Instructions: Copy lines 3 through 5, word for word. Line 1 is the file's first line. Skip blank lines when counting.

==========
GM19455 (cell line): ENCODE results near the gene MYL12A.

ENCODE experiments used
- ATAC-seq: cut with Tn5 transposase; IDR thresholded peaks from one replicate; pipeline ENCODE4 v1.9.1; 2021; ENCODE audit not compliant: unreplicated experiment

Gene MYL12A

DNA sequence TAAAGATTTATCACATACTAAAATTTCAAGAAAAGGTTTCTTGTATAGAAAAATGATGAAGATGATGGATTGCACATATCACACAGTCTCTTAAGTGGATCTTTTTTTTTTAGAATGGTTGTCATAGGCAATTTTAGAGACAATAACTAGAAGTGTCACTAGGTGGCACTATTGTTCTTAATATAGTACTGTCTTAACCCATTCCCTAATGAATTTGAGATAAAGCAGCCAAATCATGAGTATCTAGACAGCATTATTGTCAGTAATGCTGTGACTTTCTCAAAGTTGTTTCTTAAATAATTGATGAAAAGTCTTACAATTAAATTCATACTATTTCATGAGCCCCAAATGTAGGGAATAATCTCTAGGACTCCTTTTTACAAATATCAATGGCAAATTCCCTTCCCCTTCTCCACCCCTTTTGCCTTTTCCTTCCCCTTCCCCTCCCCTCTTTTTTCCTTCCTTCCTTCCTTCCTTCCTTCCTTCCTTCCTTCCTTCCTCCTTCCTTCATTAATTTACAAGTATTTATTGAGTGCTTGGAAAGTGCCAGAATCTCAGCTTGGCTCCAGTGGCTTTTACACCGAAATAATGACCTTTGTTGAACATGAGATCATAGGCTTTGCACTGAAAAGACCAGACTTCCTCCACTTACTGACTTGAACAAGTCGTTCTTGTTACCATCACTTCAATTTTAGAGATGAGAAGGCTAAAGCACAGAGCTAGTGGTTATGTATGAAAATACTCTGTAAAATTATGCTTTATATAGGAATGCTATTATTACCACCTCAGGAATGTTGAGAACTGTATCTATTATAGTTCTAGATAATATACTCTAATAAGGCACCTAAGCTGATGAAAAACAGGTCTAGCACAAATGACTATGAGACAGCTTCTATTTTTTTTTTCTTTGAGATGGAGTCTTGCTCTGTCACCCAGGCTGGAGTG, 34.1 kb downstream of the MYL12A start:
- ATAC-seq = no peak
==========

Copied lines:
- ATAC-seq: cut with Tn5 transposase; IDR thresholded peaks from one replicate; pipeline ENCODE4 v1.9.1; 2021; ENCODE audit not compliant: unreplicated experiment

Gene MYL12A

DNA sequence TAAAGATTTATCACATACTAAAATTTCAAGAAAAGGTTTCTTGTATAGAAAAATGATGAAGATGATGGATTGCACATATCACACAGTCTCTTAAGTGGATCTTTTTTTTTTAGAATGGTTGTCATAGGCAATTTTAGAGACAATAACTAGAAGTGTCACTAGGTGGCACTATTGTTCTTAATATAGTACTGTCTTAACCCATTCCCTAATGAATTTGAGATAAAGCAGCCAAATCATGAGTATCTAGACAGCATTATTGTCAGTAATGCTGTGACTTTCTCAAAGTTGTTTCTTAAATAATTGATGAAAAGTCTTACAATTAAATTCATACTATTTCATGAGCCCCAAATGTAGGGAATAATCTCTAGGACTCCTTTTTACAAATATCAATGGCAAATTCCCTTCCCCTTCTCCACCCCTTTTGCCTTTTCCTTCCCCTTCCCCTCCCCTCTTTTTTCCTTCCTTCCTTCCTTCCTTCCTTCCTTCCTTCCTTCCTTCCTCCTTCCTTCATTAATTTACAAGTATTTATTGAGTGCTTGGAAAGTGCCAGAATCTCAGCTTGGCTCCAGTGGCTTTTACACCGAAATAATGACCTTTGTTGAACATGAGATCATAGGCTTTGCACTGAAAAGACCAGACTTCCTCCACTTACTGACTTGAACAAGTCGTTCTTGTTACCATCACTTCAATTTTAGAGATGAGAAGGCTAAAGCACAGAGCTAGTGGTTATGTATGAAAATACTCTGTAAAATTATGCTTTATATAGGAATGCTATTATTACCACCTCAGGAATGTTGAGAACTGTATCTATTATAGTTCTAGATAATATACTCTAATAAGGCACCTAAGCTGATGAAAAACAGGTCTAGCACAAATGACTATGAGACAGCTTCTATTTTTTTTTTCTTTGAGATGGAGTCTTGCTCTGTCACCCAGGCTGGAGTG, 34.1 kb downstream of the MYL12A start: